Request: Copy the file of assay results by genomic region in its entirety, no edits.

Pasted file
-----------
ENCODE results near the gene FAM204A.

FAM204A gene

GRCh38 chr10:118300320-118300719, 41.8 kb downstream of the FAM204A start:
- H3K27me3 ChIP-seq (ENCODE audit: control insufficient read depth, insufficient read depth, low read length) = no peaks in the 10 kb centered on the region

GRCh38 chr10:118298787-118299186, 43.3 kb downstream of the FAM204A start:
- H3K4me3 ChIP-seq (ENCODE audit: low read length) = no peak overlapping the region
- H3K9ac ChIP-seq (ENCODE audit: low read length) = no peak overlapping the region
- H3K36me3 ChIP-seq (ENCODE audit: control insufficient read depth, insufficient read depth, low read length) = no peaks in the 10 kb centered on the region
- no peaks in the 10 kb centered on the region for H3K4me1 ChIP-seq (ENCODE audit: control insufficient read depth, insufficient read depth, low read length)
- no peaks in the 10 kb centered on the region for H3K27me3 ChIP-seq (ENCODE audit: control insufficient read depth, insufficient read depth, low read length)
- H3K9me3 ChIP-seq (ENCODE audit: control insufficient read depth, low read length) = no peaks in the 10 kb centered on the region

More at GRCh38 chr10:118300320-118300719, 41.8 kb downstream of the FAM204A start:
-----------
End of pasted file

ENCODE results near the gene FAM204A.

FAM204A gene

GRCh38 chr10:118300320-118300719, 41.8 kb downstream of the FAM204A start:
- H3K27me3 ChIP-seq (ENCODE audit: control insufficient read depth, insufficient read depth, low read length) = no peaks in the 10 kb centered on the region

GRCh38 chr10:118298787-118299186, 43.3 kb downstream of the FAM204A start:
- H3K4me3 ChIP-seq (ENCODE audit: low read length) = no peak overlapping the region
- H3K9ac ChIP-seq (ENCODE audit: low read length) = no peak overlapping the region
- H3K36me3 ChIP-seq (ENCODE audit: control insufficient read depth, insufficient read depth, low read length) = no peaks in the 10 kb centered on the region
- no peaks in the 10 kb centered on the region for H3K4me1 ChIP-seq (ENCODE audit: control insufficient read depth, insufficient read depth, low read length)
- no peaks in the 10 kb centered on the region for H3K27me3 ChIP-seq (ENCODE audit: control insufficient read depth, insufficient read depth, low read length)
- H3K9me3 ChIP-seq (ENCODE audit: control insufficient read depth, low read length) = no peaks in the 10 kb centered on the region

More at GRCh38 chr10:118300320-118300719, 41.8 kb downstream of the FAM204A start: